The optimal treatment of masses associated with systemic inflammatory disease is not well established; however, recurrence after surgical resection and regression after steroid therapy has been reported. For instance, subcutaneous rheumatoid nodules may recur after initial excision but often regress after conventional systemic treatment for rheumatoid arthritis or direct injection of corticosteroids [22]. Joffe et al [10] describe a patient who presented with palpitations and lightheadedness and was found to have right atrial and biventricular masses with biopsy consistent with sarcoidosis. High dose prednisone therapy resulted in significant reduction in size of the atrial mass and resolution of the ventricular mass. A similar therapeutic response was seen in the cases presented above. In case 1 there was near complete resolution of the IP after initiation of prednisone for rheumatoid arthritis, and in case 3 there was marked reduction in the size of the intracardiac masses with institution of prednisone and cyclophosphamide for Wegener’s granulomatosis. Furthermore, in case 2, the rheumatoid nodules recurred after initial surgical resection, but regressed significantly after re-initiation of etanercept. It is, therefore, reasonable to postulate that in patients with IP associated with systemic inflammatory disease, treatment of the systemic condition may ameliorate cardiac manifestations as well, and a conservative non-surgical approach to the initial management of these lesions could be considered.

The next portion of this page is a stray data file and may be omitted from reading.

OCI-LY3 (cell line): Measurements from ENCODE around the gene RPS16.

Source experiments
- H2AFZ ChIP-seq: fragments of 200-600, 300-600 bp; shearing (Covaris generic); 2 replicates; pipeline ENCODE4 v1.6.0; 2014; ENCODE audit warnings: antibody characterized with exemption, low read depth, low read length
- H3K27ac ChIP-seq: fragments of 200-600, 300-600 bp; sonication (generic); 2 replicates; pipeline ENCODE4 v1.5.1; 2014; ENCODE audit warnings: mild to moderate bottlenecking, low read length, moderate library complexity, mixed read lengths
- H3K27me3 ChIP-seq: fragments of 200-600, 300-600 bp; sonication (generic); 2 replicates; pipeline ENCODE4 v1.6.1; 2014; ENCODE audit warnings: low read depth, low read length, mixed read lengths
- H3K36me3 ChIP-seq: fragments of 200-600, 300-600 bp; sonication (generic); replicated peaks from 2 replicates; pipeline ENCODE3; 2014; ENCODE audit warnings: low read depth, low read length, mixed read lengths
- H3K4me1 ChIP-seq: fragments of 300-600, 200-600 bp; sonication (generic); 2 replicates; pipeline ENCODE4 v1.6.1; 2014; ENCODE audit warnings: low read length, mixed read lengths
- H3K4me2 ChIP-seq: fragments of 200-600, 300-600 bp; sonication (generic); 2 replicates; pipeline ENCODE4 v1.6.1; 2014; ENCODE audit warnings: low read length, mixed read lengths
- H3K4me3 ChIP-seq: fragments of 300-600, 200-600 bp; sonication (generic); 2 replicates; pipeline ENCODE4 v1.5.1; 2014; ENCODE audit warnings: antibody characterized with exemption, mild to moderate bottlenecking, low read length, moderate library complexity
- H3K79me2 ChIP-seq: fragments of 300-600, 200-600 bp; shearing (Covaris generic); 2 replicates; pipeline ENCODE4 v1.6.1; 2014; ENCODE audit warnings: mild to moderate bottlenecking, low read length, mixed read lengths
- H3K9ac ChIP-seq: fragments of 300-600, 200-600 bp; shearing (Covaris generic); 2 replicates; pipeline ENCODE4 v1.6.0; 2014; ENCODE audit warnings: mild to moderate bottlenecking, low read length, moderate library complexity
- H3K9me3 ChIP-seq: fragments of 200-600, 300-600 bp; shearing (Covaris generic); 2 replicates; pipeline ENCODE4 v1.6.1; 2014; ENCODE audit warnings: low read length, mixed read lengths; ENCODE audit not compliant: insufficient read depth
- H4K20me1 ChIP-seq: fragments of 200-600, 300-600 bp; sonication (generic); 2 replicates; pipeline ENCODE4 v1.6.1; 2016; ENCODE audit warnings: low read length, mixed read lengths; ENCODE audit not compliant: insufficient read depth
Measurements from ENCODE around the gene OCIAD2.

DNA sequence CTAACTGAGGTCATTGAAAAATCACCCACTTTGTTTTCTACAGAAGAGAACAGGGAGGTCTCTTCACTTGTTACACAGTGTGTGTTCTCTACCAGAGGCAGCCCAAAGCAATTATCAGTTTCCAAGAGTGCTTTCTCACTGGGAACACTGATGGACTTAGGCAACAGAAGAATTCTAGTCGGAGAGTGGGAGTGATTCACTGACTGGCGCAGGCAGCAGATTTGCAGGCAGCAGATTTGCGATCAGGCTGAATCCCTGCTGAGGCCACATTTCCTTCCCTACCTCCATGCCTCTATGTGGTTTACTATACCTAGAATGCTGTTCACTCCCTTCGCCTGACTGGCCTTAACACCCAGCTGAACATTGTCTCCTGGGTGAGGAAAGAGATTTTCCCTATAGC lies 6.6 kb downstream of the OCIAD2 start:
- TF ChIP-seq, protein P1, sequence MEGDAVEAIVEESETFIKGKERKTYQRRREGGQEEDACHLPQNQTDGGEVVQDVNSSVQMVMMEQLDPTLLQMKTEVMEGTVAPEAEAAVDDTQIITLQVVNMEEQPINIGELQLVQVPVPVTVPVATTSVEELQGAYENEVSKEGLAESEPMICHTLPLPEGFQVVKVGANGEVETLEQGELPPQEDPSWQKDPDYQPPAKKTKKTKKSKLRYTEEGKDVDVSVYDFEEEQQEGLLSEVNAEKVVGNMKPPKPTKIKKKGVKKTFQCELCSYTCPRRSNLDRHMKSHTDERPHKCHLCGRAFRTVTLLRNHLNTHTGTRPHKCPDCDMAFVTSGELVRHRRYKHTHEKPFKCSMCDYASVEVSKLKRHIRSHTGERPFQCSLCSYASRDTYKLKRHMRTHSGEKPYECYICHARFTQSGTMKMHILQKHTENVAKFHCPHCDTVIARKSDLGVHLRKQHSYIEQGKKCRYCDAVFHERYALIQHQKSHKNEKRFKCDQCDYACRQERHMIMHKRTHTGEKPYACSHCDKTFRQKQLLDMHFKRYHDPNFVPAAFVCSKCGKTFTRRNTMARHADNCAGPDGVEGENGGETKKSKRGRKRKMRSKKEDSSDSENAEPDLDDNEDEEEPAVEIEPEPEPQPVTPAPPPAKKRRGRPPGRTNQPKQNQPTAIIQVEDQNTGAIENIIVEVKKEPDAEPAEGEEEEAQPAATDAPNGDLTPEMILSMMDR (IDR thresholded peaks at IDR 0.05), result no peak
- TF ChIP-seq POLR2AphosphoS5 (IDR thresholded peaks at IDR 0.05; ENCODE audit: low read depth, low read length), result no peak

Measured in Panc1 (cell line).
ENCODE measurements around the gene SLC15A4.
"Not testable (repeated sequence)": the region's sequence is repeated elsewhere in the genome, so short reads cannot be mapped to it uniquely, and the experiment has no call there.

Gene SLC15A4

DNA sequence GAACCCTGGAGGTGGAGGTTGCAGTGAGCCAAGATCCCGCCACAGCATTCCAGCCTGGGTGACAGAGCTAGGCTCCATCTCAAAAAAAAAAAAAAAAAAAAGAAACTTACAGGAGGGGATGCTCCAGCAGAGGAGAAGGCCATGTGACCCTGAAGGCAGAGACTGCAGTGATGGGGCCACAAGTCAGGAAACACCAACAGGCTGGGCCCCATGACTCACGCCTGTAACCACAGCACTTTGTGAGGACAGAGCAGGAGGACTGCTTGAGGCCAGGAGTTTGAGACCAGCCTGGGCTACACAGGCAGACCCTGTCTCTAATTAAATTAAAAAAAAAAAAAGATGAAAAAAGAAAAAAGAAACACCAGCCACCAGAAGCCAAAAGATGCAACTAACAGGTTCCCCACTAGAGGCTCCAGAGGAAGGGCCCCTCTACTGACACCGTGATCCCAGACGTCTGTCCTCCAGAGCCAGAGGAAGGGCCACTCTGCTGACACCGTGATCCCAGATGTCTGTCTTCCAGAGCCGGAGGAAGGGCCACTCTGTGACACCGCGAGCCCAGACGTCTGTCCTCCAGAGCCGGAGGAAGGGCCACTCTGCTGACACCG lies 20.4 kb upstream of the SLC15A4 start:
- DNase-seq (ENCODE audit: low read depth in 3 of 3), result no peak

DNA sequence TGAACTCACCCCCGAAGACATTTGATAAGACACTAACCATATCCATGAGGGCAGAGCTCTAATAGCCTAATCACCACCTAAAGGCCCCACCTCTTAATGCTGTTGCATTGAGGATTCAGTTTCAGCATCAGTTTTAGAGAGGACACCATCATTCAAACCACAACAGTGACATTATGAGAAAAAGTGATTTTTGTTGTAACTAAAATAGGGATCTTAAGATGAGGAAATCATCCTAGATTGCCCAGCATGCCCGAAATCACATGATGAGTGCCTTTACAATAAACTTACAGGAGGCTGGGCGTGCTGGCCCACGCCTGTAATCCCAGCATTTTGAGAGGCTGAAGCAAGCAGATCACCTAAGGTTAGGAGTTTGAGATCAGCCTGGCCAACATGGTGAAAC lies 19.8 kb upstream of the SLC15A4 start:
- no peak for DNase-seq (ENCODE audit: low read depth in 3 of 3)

Careful evaluation of a patient’s medications may identify another potential etiology of cardiac masses, as illustrated in case 1. Accelerated nodulosis, indistinguishable from rheumatoid nodules, typically occurs on hands or feet but may affect the heart or lung [23]. A number of drugs used to treat inflammatory diseases have been implicated including methotrexate, anti-tumor necrosis factor alpha drugs, and leflunomide [22]. While no clear consensus exists, management usually involves stopping the offending medication and/or adding an alternative anti-rheumatologic agent [24].